BBC Homepage World Service Education
BBC Homepagelow graphics version | feedback | help
BBC News Online
 You are in: UK
Front Page 
Northern Ireland 
UK Politics 
Talking Point 
In Depth 
Monday, 3 July, 2000, 19:00 GMT 20:00 UK
Teenage hackers target security flaws

Raphael Gray downloaded thousands of credit card numbers
By Panorama reporter Jane Corbin

When the Welsh police knocked on Raphael Gray's door in a sleepy village earlier this year, they brought an FBI agent with them to arrest the teenager who had downloaded 26,000 credit card numbers using his computer.

Gray had created a simple programme that allowed him to access one of Microsoft's most widely used software products. Through it he was able to pin point, at random, retail sites online where thousands of credit card numbers were stored.

He was then able to access the numbers.

"It was just click, click, click and I was downloading thousands. You could teach your grandmother how to do it, it was that easy," he said.

Raphael Gray: "It was just click, click, click"

When Gray received no response from the retailers, who he says he alerted to the security flaws, he posted the card numbers on his own website where they were used by others for fraudulent purchases.

Microsoft acknowledges security flaws in some of its products by putting special software on its website which can be downloaded free to fix the problem.

But it is up to customers to protect themselves.

"Not everybody knows about it," says Gray, "It's a catch 22 situation where Microsoft don't want to tell the world they've got a problem but they want the world to know they've got a fix."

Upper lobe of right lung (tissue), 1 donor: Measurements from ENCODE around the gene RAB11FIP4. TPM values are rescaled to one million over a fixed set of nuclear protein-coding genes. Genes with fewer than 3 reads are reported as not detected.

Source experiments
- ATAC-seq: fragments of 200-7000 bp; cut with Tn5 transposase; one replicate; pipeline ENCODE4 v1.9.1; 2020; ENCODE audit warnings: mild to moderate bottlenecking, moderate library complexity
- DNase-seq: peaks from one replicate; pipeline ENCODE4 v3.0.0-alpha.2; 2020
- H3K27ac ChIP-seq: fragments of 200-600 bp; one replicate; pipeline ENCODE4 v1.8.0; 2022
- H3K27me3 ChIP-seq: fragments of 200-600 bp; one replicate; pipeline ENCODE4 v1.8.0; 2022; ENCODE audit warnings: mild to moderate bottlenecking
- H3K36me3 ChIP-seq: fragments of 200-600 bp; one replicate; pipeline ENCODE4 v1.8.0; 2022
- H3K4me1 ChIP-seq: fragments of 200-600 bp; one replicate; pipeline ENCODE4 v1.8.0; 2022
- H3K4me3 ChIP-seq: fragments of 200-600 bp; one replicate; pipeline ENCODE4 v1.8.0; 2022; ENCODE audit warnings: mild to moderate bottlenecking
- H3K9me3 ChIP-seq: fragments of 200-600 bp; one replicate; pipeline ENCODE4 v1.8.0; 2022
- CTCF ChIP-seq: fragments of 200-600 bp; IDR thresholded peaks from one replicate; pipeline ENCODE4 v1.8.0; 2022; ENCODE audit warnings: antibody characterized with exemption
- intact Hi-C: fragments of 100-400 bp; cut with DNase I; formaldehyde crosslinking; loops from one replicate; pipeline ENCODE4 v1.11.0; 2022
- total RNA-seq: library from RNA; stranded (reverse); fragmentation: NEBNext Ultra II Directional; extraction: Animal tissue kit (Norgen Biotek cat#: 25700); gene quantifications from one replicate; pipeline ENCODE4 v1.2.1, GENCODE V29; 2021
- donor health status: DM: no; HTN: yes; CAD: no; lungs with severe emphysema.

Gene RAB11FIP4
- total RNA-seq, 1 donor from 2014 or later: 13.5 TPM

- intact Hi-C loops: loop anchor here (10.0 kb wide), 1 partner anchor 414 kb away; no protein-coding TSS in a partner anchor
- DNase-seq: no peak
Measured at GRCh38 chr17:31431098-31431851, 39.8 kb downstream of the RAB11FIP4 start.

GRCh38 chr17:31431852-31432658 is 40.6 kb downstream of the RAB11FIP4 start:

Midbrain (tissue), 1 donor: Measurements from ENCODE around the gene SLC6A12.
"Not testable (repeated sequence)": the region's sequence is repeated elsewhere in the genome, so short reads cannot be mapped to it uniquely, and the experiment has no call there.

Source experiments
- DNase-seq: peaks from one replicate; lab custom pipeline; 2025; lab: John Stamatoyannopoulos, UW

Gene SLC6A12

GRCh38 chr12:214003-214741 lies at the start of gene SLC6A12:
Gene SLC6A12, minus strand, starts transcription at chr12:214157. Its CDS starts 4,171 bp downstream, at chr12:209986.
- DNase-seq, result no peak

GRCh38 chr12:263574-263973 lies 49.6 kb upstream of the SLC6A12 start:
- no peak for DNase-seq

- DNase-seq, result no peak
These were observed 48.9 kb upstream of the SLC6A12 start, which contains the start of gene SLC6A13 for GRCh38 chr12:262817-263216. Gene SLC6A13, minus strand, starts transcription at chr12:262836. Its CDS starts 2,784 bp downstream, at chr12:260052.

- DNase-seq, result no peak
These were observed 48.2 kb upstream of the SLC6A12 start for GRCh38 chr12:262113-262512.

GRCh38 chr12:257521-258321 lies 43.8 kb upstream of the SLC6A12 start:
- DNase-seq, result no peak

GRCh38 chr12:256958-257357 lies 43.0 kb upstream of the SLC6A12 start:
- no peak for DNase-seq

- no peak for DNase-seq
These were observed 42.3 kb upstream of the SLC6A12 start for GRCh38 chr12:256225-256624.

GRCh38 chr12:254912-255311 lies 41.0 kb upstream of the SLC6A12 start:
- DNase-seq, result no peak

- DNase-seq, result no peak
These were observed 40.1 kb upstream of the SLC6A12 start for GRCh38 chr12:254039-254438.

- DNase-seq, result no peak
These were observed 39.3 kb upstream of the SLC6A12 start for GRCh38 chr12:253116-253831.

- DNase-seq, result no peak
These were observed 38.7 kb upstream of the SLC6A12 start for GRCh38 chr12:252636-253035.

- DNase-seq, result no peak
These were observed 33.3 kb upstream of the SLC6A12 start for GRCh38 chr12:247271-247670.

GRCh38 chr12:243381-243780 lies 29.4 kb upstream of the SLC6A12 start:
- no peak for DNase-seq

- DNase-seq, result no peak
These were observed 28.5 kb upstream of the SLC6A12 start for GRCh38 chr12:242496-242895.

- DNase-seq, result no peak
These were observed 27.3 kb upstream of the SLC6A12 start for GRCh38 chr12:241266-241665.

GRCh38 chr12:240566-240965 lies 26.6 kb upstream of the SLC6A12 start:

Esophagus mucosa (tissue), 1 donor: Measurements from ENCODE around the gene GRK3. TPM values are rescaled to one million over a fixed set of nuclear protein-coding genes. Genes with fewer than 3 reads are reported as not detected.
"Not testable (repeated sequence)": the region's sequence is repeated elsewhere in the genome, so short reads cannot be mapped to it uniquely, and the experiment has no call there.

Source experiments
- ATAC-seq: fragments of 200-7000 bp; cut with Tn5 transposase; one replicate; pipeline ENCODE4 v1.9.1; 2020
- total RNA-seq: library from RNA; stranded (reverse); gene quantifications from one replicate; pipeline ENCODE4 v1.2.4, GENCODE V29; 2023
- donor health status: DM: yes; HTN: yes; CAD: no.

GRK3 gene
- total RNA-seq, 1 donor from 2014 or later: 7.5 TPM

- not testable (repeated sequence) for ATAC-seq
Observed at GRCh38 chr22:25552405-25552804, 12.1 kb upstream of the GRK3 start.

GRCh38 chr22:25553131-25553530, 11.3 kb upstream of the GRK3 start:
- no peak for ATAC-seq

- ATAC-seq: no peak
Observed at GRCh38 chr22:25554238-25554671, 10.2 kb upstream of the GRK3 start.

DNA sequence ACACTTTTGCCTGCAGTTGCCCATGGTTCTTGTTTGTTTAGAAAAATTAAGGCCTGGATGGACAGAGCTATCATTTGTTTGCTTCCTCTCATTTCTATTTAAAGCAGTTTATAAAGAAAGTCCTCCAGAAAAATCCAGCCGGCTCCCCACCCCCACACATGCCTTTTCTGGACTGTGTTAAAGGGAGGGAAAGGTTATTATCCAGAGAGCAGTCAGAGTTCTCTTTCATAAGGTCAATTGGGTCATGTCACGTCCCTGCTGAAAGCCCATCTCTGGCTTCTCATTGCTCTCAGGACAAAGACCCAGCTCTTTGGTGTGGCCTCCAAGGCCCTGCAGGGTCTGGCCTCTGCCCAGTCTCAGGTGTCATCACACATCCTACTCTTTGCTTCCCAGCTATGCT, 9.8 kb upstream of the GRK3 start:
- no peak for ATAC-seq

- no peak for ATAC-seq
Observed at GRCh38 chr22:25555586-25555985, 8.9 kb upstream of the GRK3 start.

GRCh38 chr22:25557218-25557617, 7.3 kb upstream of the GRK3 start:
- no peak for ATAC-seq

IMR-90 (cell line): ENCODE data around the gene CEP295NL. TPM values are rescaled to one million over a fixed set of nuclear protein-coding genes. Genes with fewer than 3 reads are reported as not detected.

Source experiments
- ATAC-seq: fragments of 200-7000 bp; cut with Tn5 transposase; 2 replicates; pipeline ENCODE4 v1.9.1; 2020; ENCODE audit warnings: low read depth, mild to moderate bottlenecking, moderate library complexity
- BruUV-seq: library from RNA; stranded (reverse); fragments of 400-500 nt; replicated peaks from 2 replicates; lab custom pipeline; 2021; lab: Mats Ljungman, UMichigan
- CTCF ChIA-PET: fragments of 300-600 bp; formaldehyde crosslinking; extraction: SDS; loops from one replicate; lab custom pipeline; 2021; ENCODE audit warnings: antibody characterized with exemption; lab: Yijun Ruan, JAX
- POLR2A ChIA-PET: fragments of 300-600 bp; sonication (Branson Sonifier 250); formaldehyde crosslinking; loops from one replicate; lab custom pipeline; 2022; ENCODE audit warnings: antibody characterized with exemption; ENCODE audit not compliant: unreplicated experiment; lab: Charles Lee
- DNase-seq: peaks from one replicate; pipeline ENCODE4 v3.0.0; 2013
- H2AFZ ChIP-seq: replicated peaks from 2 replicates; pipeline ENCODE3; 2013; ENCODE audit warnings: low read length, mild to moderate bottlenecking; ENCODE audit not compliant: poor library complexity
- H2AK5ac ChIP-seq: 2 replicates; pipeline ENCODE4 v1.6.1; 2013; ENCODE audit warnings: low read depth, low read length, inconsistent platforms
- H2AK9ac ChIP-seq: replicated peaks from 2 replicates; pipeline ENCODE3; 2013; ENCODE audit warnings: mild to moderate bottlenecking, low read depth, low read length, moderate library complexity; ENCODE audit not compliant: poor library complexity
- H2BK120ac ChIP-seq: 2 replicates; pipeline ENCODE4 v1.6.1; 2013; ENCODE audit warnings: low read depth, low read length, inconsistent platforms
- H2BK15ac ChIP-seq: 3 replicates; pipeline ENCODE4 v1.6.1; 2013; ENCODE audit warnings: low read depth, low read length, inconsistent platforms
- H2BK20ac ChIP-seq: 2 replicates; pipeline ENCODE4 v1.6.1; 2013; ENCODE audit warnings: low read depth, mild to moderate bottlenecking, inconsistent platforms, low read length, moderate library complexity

Gray is part of a growing problem - teenagers with the urge and the computer skills to break into computers, stealing classified data and personal financial details.

While Gray insists he did not hack for personal gain he acknowledges there are criminals who want to use young hackers for their skills.

Criminal gains

He has already been approached by someone wanting him to launder money.

"It was tempting," he admitted. "I was offered anything I wanted, money, a flat, anything - no questions asked, just do this bank and that bank."

The teenager turned the offer down but says there are many other hackers out there who would accept the job.

And there are more shadowy groups on the Internet seeking to use young hackers.

A Californian teenager calling himself "chameleon" online was persuaded to break into US defence sites and steal satellite mapping imagery.

He was being paid $1000 by a man claiming to be a follower of Osama bin Laden, the terrorist leader who is believed to be behind the bombing of US embassies in East Africa two years ago.

Twenty-two FBI agents raided the teenager's home at gun point just before chameleon managed to ship the software.

Panorama's Cyber Attack will be screened on BBC One at 2200 GMT on Monday, 3 July.

Search BBC News Online

Advanced search options
Launch console
See also:

11 Feb 00 | UK
A - Z: Hack attack
30 Jun 00 | Sci/Tech
Interpol patrols the web
09 Jun 00 | Sci/Tech
Locking up Outlook
Internet links:

The BBC is not responsible for the content of external internet sites

Links to more UK stories are at the foot of the page.

E-mail this story to a friend

Links to more UK stories